99.5% fraud free! Reading between the lines, me thinks he doth protest too much…For most South Mississippians, revisiting Hurricane Katrina brings to mind images of homes stripped to their foundation, cities replaced by debris, bridges in ruins and our fellow Mississippians huddled near each other as they sifted among the rubble…
For most South Mississippians, revisiting Hurricane Katrina brings to mind images of homes stripped to their foundation, cities replaced by debris, bridges in ruins and our fellow Mississippians huddled near each other as they sifted among the rubble. Our memories aren’t pleasant and, thankfully, are being replaced by a new, thriving Gulf Coast that is rebuilding itself. However, the hurricane stands in the national spotlight again due to accusations of corruption made by state Sen. Chris McDaniel in a recent story in the Washington, D.C., publication Politico. In the article, McDaniel insinuates that U.S. Sen. Thad Cochran acted hastily in expediting passage of $5.5 billion in Katrina relief funds to help Mississippi families and businesses recover from the worst natural disaster in our country’s history.
In Politico, McDaniel said it would not have been “an easy vote to cast” and described the bill as “laden with pork,” arguing the disaster money was largely misspent.
Later, McDaniel commented on Facebook that, “Independent studies on Katrina relief have demonstrated more than $2 billion in waste and misspent funds. Some of the waste went for such ‘necessities’ as guns, strippers and tattoos.” Worse, he cited a New York Times article in which not one example comes from Mississippi.
With all due respect, Chris McDaniel, who is Cochran’s opponent in the upcoming Republican primary, got this wrong and his insinuations about massive fraud related to Katrina recovery in Mississippi are not accurate.
McDaniel and I are both from Jones County and our hometowns were hit hard by Hurricane Katrina. Sustained winds of more than 110-miles-per-hour ripped through the area where 12 people were among the 235 statewide who lost their lives in the fury. Yet, before the sun had set on that infamous Monday, Aug. 29, 2005, chainsaws were roaring as neighbor helped neighbor in our rural community.
Even though many in our county were without water or electricity for more than two weeks (and I personally had to ask for diapers, water and formula from out-of-state friends because our local stores were shuttered), what we suffered was dwarfed by the destruction on the Mississippi Gulf Coast. I went to the Coast, and I saw the unbelievable damage and listened to the strongMississippi hearts of our citizens there.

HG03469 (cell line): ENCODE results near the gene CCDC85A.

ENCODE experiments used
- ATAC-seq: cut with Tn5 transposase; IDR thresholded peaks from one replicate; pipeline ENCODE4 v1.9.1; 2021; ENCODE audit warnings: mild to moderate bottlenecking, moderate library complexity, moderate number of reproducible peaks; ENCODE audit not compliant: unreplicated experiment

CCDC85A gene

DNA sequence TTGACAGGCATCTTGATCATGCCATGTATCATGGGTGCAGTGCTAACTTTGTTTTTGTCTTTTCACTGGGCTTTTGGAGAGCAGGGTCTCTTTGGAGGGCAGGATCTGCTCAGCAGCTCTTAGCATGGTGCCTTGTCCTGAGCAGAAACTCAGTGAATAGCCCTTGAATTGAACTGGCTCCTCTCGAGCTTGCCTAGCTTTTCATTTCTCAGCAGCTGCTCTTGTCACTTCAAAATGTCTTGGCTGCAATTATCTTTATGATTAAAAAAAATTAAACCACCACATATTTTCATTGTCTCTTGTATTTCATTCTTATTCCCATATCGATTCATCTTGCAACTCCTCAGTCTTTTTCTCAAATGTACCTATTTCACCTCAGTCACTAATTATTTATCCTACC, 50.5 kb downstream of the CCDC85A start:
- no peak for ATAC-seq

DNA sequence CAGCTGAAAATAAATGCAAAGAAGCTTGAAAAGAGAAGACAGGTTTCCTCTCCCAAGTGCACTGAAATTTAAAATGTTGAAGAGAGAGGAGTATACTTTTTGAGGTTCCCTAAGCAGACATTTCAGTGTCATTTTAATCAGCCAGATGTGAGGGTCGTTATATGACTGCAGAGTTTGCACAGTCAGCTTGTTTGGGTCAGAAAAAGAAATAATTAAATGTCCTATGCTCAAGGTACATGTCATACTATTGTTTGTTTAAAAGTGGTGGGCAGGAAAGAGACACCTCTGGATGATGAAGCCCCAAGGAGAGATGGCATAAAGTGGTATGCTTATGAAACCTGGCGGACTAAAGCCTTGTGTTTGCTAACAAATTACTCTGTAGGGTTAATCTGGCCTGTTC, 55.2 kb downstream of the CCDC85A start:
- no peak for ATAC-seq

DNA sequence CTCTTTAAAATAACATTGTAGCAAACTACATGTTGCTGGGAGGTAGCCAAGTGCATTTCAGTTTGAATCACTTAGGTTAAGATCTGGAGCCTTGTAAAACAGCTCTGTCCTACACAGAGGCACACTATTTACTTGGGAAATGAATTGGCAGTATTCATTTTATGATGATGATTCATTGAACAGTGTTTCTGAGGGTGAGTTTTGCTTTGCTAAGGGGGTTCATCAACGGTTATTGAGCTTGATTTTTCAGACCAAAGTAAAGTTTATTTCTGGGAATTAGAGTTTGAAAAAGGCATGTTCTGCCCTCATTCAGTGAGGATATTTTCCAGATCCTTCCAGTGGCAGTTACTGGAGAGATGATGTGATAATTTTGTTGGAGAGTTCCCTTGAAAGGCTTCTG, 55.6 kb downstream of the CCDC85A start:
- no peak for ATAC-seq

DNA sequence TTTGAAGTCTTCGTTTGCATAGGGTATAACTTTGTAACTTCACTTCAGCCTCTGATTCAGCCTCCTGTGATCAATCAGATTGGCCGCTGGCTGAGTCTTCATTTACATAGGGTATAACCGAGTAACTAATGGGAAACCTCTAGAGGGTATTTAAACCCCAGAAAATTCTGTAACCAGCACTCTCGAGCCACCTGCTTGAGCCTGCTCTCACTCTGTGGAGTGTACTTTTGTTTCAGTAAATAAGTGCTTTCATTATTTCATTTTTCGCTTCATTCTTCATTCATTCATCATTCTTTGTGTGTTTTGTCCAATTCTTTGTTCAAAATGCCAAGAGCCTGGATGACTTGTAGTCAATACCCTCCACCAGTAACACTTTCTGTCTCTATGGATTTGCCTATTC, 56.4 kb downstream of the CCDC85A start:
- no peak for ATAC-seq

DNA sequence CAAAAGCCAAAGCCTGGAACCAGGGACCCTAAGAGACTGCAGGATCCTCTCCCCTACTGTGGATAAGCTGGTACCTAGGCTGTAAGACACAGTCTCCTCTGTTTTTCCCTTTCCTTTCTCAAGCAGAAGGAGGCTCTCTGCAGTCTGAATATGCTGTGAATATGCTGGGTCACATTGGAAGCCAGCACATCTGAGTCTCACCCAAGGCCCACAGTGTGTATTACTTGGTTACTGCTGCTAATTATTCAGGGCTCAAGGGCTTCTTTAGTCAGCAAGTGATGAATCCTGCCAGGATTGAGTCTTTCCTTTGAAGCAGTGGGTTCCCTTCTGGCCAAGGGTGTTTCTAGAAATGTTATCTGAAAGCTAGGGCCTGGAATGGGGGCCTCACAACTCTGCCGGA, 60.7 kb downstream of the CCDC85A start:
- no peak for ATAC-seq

Katrina relief funding ultimately was an easy vote to cast. The U.S. Senate unanimously approved Sen. Cochran’s plan after an overreaching plan from Louisiana was stopped. Schools, churches, shipyards, police stations, bridges and military bases, not to mention tens of thousands of homes, had to be rebuilt. I do not consider the Mississippi Gulf Coast pork. On this, Chris and I can agree to disagree.
But what I cannot tolerate is Chris’s misrepresentation of the facts concerning the disaster relief funds received by our state.
As State Auditor, I understand and fight public corruption. Our current governor, Phil Bryant, knows it as well. Under his term as State Auditor when Hurricane Katrina hit, he established the Katrina Fraud Prevention and Detection Unit. Since 2006, these diligent investigators and staff in my office have prosecuted 94 people in connection with Katrina fraud. Twenty-seven were Katrina-related home repair contractors and 67 were Katrina Homeowner Assistance Program grant recipients.
But criticizing Mississippi, when we correctly awarded 99.5 percent of Katrina funds without fraud, disparages our image in this country and is not what we expect from a candidate for the U.S. Senate Mississippi developed a system in response to Hurricane Katrina that provides complete transparency on every dollar spent and prevents fraud. In addition, it actually sped the release of funds. The process was so successful that it received recognition as a best practice by the U.S. Government Accountability Office. And now, with the Gulf oil spill settlement and the RESTORE Act, Mississippi’s Legislature is in the process of enacting similar accountability legislation.
As state auditor, I want to reassure Mississippians that we attack fraud whenever and wherever it rears its ugly head.
And it does happen.
But Sen. McDaniel’s accusation about Katrina fraud in the midst of his political campaign is just plain wrong. The facts about the disbursement of Katrina funds in the state of Mississippi do not support his claims of fraud here.
Write to: State Auditor, Stacey Pickering, P.O. Box 956, Jackson, MS 39205.